1. b

        stop being facetious if the government or the courts could send a few heavies in a clapped out van to build houses overnight it would have been tried already

        the property is vacant but also needs significant investment to make it safely habitable – that’s the reality. I think you watched too much DIY SOS or Challenge Anneka

        1. Nigel

          I’m not being facetious. The homelessness crisis needs an overhaul of planning laws and local councils and funding priorities and taxation, and it needs to have started ten years ago, but there’s no sign of it starting at all. The point of this protest isn’t to ‘fix-up’ a place but to show how utterly non-existent meaningful government action has been and continues to be by reminding the public that vacant sites and properties are everywhere and the laws are designed to keep them that way.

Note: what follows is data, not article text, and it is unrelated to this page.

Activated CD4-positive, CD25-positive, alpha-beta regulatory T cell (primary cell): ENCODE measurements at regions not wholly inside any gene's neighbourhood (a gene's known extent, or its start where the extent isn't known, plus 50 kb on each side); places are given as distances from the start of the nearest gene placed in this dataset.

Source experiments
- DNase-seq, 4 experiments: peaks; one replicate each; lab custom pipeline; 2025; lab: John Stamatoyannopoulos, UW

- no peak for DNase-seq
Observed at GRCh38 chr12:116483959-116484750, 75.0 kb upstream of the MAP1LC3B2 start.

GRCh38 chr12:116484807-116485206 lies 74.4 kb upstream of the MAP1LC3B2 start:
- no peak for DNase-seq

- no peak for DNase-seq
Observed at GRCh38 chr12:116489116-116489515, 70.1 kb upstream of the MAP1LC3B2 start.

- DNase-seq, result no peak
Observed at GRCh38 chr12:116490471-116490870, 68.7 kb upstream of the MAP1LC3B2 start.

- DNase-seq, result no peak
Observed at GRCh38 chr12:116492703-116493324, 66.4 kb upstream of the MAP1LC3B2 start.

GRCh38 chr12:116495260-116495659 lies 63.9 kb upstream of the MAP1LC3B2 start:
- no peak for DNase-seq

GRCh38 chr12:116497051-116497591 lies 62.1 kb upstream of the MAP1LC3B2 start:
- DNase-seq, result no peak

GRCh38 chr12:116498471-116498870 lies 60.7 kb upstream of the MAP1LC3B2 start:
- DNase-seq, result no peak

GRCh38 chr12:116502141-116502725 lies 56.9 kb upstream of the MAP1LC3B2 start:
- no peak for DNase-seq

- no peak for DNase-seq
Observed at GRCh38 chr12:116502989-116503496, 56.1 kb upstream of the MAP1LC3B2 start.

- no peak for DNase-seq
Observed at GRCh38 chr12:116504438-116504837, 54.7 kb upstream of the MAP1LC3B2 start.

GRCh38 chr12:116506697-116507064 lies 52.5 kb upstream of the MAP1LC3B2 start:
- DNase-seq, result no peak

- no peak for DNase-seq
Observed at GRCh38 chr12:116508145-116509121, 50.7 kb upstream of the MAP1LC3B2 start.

2. Simplelife

          Awh I used to love Challenge Anneka in her big blue truck with her little car that rolled out of the back! Good times!!

  7. Dhaughton99

    “It visually echoes everything from the Ra to the Regency hotel shooting, to old lithographs of bailiffs evicting people during the penal laws. Fuck landlords”

    This from a lad who wears a plastic bag on his head to hide his identity.

  8. Elizabeth Mainwaring

    Don’t be so hysterical, dearie.

    Get back to us when you see a water cannon and some tear gas.

  9. MaryLou's ArmaLite

    So it is ok, celebrated even, when the protesters conceal their identities. However, when law enforcement do it we are outraged?